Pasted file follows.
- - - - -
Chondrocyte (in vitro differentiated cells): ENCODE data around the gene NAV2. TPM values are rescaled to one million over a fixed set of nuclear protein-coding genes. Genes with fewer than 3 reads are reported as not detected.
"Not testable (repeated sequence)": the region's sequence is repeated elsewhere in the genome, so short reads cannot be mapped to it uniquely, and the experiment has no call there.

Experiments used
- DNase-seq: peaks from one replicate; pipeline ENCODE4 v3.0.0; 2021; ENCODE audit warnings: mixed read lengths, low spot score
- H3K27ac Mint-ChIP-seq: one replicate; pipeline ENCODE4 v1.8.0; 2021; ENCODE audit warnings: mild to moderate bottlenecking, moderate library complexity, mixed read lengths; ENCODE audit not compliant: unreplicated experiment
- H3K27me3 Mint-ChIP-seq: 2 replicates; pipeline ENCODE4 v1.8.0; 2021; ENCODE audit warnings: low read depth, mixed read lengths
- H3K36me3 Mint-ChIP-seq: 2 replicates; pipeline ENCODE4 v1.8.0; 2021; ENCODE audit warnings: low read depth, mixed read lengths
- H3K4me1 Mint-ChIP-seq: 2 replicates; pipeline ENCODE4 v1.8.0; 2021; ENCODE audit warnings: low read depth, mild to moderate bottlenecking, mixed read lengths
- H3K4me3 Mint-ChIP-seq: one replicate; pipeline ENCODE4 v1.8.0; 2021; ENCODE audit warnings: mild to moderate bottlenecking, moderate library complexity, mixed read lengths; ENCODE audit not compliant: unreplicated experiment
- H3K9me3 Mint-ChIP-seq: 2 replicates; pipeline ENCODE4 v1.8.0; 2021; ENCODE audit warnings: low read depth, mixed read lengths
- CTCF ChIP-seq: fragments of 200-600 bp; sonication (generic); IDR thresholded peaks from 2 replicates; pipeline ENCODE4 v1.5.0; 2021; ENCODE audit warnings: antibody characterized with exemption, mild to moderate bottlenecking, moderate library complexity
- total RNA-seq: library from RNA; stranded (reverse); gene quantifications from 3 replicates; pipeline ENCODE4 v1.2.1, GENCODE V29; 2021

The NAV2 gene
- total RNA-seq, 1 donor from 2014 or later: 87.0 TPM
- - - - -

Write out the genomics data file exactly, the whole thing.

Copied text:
Chondrocyte (in vitro differentiated cells): ENCODE data around the gene NAV2. TPM values are rescaled to one million over a fixed set of nuclear protein-coding genes. Genes with fewer than 3 reads are reported as not detected.
"Not testable (repeated sequence)": the region's sequence is repeated elsewhere in the genome, so short reads cannot be mapped to it uniquely, and the experiment has no call there.

Experiments used
- DNase-seq: peaks from one replicate; pipeline ENCODE4 v3.0.0; 2021; ENCODE audit warnings: mixed read lengths, low spot score
- H3K27ac Mint-ChIP-seq: one replicate; pipeline ENCODE4 v1.8.0; 2021; ENCODE audit warnings: mild to moderate bottlenecking, moderate library complexity, mixed read lengths; ENCODE audit not compliant: unreplicated experiment
- H3K27me3 Mint-ChIP-seq: 2 replicates; pipeline ENCODE4 v1.8.0; 2021; ENCODE audit warnings: low read depth, mixed read lengths
- H3K36me3 Mint-ChIP-seq: 2 replicates; pipeline ENCODE4 v1.8.0; 2021; ENCODE audit warnings: low read depth, mixed read lengths
- H3K4me1 Mint-ChIP-seq: 2 replicates; pipeline ENCODE4 v1.8.0; 2021; ENCODE audit warnings: low read depth, mild to moderate bottlenecking, mixed read lengths
- H3K4me3 Mint-ChIP-seq: one replicate; pipeline ENCODE4 v1.8.0; 2021; ENCODE audit warnings: mild to moderate bottlenecking, moderate library complexity, mixed read lengths; ENCODE audit not compliant: unreplicated experiment
- H3K9me3 Mint-ChIP-seq: 2 replicates; pipeline ENCODE4 v1.8.0; 2021; ENCODE audit warnings: low read depth, mixed read lengths
- CTCF ChIP-seq: fragments of 200-600 bp; sonication (generic); IDR thresholded peaks from 2 replicates; pipeline ENCODE4 v1.5.0; 2021; ENCODE audit warnings: antibody characterized with exemption, mild to moderate bottlenecking, moderate library complexity
- total RNA-seq: library from RNA; stranded (reverse); gene quantifications from 3 replicates; pipeline ENCODE4 v1.2.1, GENCODE V29; 2021

The NAV2 gene
- total RNA-seq, 1 donor from 2014 or later: 87.0 TPM